Early spring might take a bit more work for anglers to settle in on the perfect fishing spot with the chillier, windier days, but offshore efforts might include Wahoo, Yellowfin Tuna, Dolphin and King Mackerel. Inshore anglers and surf fishermen hook up with an occasional Speckled Trout, Red Drum, Striped Bass, Black Drum, or Sheepshead.
Warm weather visitors (before ocean temps drop below 65 degrees) can be on the hunt for Speckled Trout, Flounder, King Mackerel, Cobia, Sea Mullet, Spots, sharks, Sheepshead, Ladyfish, Spadefish, and Pinfish, and, again, Black and Red Drum coasting past in the waves (great catches from the pier). Summertime is also a wonderful time to explore offshore wrecks in the vicinity if you’re in search of Sea Bass or Flounder, and don’t forget the Spanish Mackerel are often thick off the beach with the right bait hook. While here, keep your ears tuned and eyes peeled for updates about the Horseshoe area about 20 miles from the Lockwood Folly Inlet, where catches can include King Mackerel and Mahi. Local information is frequently updated for your planning purposes.
And do you know what one of the coolestand “best kept secrets” (sshhhhh!) in our Atlantic waters is? Frying Pan Shoals and Tower (AKA “the Shoals” and “the Tower”) is located about 34 miles off shore. This former U.S. Coast Guard Frying Pan Light Station, a lighthouse in international waters, attracts folks to what is the southernmost end of the feared “Graveyard of the Atlantic.” The Frying Pan Tower shoals normally hold ample King Mackerel with bait and water temperature around 70 degrees. Grouper, Sea Bass, Porgies and other bottom fish (and Bluefin Tuna during the winter months) are among other great catches in those waters, including the Fairway Ledge and the Cucumber.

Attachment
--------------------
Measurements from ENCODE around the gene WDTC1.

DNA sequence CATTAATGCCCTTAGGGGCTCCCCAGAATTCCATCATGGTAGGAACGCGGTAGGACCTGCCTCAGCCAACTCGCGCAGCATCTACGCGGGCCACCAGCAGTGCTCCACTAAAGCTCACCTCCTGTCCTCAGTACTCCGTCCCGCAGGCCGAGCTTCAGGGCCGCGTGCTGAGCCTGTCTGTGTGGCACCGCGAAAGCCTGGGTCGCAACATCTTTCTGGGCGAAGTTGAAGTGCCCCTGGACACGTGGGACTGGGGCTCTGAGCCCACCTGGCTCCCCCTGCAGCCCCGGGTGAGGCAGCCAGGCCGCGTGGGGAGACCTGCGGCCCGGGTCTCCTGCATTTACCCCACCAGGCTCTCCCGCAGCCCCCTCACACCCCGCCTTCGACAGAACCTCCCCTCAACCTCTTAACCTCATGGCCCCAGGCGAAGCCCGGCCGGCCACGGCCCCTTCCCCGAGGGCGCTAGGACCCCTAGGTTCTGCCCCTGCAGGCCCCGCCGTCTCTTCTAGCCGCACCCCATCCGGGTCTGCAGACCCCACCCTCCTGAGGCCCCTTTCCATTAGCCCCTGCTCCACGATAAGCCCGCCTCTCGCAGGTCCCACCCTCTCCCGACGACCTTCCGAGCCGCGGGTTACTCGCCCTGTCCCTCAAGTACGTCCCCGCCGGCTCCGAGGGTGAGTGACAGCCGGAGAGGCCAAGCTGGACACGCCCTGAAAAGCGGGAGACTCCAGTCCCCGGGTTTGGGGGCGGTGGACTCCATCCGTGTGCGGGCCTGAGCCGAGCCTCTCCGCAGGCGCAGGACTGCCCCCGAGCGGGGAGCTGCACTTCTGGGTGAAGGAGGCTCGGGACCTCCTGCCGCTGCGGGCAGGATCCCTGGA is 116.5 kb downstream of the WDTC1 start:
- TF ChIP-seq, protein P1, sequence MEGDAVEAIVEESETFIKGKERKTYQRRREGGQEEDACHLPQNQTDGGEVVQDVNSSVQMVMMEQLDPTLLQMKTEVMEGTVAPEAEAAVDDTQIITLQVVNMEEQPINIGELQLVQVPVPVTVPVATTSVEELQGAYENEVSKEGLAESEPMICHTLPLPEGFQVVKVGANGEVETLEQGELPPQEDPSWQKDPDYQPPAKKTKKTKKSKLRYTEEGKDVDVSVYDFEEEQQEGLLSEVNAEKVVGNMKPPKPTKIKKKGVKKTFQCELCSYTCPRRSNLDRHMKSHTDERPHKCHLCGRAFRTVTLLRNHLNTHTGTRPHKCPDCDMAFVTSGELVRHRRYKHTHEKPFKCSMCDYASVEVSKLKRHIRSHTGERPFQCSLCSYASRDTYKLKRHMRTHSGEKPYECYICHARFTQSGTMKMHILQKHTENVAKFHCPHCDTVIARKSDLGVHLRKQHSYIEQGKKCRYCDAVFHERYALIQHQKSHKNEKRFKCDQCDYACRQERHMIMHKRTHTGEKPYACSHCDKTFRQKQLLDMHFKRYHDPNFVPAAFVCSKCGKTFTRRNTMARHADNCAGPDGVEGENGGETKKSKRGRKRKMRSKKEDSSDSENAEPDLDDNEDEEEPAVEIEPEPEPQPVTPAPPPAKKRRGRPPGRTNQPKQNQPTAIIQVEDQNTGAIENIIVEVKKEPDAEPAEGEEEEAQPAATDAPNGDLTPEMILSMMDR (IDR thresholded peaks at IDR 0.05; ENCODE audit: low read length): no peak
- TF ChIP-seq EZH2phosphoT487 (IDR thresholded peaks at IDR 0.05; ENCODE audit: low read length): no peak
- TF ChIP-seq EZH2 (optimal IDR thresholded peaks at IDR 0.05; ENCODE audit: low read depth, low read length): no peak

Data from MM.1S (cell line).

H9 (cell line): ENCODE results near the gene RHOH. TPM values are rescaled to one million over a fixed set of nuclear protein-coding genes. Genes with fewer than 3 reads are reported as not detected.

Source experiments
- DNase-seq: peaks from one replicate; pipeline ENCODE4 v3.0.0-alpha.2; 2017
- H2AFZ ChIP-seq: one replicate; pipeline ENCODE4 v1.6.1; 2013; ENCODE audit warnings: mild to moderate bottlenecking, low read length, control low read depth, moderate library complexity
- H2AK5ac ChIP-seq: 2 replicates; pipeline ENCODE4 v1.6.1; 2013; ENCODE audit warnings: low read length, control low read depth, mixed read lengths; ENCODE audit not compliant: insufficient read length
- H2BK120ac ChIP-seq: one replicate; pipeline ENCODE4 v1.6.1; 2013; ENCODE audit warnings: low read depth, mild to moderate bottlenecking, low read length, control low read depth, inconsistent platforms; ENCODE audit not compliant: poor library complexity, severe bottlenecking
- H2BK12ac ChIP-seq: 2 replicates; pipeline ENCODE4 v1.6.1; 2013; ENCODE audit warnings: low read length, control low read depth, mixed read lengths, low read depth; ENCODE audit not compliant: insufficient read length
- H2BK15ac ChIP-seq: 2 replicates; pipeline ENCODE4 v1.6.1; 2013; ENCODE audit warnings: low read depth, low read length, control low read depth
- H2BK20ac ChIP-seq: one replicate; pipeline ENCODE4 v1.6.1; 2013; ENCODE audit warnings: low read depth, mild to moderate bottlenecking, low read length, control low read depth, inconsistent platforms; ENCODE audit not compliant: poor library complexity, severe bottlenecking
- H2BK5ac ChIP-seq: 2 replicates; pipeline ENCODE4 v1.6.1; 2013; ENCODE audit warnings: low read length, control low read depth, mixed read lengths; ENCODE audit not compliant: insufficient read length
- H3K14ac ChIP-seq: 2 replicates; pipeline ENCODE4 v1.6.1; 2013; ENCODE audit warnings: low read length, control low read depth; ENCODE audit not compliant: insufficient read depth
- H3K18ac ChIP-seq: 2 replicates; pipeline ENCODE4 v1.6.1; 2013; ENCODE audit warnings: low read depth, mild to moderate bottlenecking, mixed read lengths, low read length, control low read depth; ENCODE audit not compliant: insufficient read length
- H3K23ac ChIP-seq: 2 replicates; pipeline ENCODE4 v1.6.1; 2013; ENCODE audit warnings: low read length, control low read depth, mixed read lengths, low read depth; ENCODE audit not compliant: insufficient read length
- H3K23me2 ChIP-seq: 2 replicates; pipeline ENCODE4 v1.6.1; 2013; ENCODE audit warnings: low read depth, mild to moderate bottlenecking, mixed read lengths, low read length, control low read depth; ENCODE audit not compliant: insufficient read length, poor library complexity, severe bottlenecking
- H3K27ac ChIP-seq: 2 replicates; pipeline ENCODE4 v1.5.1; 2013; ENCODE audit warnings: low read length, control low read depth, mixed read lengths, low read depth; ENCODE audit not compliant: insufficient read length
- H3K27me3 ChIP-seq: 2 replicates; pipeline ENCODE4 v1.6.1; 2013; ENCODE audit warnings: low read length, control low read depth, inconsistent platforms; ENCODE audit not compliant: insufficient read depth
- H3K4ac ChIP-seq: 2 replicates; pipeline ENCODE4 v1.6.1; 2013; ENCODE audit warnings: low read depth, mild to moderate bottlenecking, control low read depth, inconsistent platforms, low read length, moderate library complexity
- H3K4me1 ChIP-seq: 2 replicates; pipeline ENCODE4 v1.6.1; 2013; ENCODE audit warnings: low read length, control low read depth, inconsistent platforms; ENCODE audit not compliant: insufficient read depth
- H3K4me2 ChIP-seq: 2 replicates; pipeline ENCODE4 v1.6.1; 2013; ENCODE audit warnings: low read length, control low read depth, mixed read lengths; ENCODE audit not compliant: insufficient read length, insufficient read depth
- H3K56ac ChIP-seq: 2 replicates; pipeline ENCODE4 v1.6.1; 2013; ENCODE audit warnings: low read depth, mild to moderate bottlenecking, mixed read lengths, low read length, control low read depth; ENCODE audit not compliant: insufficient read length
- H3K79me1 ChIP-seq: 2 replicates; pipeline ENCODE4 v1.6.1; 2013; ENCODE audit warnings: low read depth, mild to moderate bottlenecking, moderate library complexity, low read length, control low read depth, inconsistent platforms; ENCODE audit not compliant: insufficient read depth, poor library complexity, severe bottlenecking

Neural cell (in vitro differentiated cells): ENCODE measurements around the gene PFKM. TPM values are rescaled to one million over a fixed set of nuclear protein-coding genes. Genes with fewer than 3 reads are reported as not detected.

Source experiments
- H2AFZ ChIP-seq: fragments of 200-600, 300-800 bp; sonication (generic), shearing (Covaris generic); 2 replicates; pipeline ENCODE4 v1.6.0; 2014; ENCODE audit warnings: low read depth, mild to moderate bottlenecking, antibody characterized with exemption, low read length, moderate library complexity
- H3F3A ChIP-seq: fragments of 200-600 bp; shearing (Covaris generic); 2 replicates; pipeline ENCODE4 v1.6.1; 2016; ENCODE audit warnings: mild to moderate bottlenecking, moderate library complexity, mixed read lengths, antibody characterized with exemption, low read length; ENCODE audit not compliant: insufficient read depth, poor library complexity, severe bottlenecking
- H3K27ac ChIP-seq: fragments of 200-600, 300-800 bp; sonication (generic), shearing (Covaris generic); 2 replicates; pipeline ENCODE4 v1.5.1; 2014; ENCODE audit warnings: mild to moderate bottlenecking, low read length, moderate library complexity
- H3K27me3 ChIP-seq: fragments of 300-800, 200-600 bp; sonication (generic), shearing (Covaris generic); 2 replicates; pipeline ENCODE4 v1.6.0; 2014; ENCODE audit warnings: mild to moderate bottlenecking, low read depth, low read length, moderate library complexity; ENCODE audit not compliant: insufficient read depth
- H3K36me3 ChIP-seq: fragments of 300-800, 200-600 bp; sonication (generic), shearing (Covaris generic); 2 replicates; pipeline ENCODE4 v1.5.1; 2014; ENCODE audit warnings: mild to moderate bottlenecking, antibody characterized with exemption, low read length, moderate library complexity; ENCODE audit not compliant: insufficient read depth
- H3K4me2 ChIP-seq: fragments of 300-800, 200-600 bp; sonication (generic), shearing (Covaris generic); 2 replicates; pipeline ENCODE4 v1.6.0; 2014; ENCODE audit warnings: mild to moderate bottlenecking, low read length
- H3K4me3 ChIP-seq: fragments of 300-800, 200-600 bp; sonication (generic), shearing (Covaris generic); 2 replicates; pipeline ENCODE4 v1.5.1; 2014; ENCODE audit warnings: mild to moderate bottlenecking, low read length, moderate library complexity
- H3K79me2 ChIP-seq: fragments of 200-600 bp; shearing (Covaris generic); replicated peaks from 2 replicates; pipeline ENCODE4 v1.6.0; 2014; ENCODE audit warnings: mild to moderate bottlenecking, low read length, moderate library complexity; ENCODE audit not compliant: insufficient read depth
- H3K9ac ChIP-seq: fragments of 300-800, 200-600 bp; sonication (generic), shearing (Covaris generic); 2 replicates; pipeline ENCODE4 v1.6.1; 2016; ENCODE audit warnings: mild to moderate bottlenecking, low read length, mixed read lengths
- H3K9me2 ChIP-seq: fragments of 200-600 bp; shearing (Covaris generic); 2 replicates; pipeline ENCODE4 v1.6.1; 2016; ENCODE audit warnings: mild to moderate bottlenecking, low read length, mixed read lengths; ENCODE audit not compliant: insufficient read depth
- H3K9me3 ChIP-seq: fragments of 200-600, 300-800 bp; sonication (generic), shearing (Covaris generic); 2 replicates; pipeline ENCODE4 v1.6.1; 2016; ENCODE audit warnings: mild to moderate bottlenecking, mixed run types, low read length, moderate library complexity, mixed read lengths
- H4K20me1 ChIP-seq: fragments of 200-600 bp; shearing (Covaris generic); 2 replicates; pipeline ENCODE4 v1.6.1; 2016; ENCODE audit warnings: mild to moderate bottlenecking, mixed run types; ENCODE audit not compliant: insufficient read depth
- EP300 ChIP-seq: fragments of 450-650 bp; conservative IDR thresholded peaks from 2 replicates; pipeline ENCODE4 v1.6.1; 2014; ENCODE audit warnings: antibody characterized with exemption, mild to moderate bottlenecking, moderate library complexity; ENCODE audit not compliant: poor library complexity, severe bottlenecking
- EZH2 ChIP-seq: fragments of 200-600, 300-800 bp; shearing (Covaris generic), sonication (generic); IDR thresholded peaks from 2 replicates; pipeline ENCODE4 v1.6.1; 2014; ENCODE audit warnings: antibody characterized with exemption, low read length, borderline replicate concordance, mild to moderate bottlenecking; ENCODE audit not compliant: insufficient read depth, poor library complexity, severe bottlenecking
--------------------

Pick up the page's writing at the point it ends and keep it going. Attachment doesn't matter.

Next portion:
Whether fishing for quality or quantity, everyone can hit it right on any given day. You know the best way to find out what to fish? Simply walk up to the fishermen with full buckets or coolers and ask what they’re using for bait. You’ll usually find they’re more than happy to offer their words of wisdom. Also, be sure to check the size and creel limits from the North Carolina Division of Marine Fisheries and remember to apply for and purchase your saltwater fishing license. You can even find fishing summaries by NCDOMF.
Let the fishing begin!
TIPS FROM THE TOWN:
Boat ramps are located under and near the bridge.
If you fish in the surf, please be courteous to those swimming and relaxing nearby.
A North Carolina Coastal Recreational Fishing License is required. Licenses are available from any DMF office, Wildlife Resource Commission (WRC) license agents (which includes most Wal-Mart stores), online at the WRC website, or by calling 888-248-6834. Locally, The Rod & Reel Shop at 3401 Holden Beach Rd. (on the Causeway) is a convenient location to purchase your fishing license. Folks can call the shop at 910-842-2034 for specifics.
You may not land your powered boat anywhere along the oceanfront. Sailboards and small sailboats may temporarily land along the beach. Be careful of swimmers.
Observe NO WAKE zones along the Intracoastal Waterway.